Most coding theory experts date the origin of the subject with the 1948 publication of A Mathematical Theory of Communication by Claude Shannon. Since then, coding theory has grown into a discipline with many practical applications (antennas, networks, memories), requiring various mathematical techniques, from commutative algebra, to semi-definite programming, to algebraic geometry. Most topics covered in the Concise Encyclopedia of Coding Theory are presented in short sections at an introductory level and progress from basic to advanced level, with definitions, examples, and many references. The book is divided into three parts: Part I fundamentals: cyclic codes, skew cyclic codes, quasi-cyclic codes, self-dual codes, codes and designs, codes over rings, convolutional codes, performance bounds Part II families: AG codes, group algebra codes, few-weight codes, Boolean function codes, codes over graphs Part III applications: alternative metrics, algorithmic techniques, interpolation decoding, pseudo-random sequences, lattices, quantum coding, space-time codes, network coding, distributed storage, secret-sharing, and code-based-cryptography. Features Suitable for students and researchers in a wide range of mathematical disciplines Contains many examples and references Most topics take the reader to the frontiers of research
S. Wolfram, Idea Makers: Personal Perspectives on the Lives and Ideas of Some Notable People, Champaign 2016. 37 14 Progress and its discontents Nationalism, economic growth and the.
Author: Peter Rietbergen
Fully revised, updated and extended to include the momentous developments of 2020, this fourth edition of Peter Rietbergen's highly acclaimed Europe: A Cultural History is a major and original contribution to the study of Europe. The book examines the structures of culture in this part of Eurasia from the beginnings of human settlement on to the genesis of agricultural society, of greater polities, of urban systems, and the slow transitions that resulted in a (post-)industrial society and the individualistic mass culture of the present. Using both economic and socio-political analytical concepts, the volume outlines cultural continuity and change in Europe through the lenses of literature, the arts, science, technology and music, to show the continent’s ever-changing identities. In a highly readable style, it expertly contextualizes such diverse and wide-ranging topics as Celtic society, the Roman legal system, the oppositions between ‘elite’ and ‘popular’ culture in pre-industrial Europe, Michelangelo’s world-view, the interaction between the Enlightenment and Romanticism, the growth of a society of time and money, the appeal of fascism and other totalitarian ideologies, and the ways the songs of Sting express late twentieth-century thinking. Structured both chronologically and thematically, the text is distinctive in the attention consistently paid to the many ways Europe has been formed through its contacts with non-European cultures, especially those of Asia and the Americas. This edition concludes with an epilogue that discusses the ways Europe’s recent past – including the long-term efforts at further unification, and the various forms of opposition against it – has been both interpreted and misinterpreted; the importance of globalization; and the major challenges facing Europe in the present, amongst which are the consequences of the pandemic of 2020. With a wide selection of illustrations, maps, excerpts from primary sources and even lyrics from contemporary songs to support its arguments, the text remains the definitive cultural history of Europe for both the general reader and students of European history and culture.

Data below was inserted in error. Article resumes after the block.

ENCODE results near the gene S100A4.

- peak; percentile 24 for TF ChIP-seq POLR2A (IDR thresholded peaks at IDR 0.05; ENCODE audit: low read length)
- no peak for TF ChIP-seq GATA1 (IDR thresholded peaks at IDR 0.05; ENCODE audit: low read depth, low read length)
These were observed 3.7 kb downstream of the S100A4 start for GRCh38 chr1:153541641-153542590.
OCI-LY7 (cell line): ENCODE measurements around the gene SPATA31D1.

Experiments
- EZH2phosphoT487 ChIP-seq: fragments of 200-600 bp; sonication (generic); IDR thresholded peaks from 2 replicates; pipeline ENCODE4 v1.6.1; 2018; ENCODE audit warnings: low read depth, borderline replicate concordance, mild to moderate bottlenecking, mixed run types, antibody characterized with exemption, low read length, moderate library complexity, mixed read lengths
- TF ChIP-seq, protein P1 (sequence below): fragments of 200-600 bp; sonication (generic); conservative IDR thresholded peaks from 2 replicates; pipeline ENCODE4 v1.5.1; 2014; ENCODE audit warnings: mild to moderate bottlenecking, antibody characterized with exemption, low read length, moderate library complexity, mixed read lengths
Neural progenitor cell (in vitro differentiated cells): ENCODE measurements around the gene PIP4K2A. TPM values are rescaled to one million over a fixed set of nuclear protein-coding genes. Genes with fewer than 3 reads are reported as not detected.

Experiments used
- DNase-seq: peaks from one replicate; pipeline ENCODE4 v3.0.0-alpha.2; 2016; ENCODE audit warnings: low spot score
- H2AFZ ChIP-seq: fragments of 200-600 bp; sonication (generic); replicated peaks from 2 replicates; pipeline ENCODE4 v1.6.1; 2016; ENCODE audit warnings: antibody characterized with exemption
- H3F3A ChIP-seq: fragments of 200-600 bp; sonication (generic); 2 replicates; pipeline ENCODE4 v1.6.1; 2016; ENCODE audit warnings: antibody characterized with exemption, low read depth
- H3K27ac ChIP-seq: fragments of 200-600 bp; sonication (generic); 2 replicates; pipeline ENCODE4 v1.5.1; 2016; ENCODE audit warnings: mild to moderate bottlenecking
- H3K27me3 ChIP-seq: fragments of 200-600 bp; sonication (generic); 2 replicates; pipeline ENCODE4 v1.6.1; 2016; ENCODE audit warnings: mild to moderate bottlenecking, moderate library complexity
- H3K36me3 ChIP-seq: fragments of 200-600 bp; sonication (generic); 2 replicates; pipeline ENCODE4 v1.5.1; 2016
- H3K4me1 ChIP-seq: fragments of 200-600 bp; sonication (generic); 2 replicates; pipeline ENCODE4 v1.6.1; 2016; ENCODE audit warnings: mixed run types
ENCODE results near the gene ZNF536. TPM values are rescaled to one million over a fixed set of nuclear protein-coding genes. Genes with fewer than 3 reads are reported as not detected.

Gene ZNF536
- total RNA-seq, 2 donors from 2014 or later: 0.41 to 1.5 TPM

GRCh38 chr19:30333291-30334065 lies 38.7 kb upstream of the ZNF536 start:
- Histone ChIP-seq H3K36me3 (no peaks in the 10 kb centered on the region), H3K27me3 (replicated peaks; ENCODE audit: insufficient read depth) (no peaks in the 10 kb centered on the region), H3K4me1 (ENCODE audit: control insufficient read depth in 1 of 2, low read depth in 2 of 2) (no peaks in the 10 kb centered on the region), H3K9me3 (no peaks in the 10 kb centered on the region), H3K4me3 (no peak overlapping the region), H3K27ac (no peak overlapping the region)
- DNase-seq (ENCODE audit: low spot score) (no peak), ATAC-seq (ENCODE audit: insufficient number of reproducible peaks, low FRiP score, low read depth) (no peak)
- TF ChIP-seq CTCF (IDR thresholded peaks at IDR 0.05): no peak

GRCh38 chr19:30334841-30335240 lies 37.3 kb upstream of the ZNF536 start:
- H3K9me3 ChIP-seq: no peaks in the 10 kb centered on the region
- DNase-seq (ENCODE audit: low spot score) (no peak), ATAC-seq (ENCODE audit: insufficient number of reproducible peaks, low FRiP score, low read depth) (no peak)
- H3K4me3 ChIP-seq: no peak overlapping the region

Richard Watson, Digital Versus Human: How We'll Live, Love and Think in the Future (Scribe, 2016). 20. ... Idea Makers: Personal Perspectives on the Lies & Ideas of Some Notable People (Wolfram Publishing, 2016), 78. Chapter Two 1.
Author: Andrew Keen
Publisher: Atlantic Books
Category: Business & Economics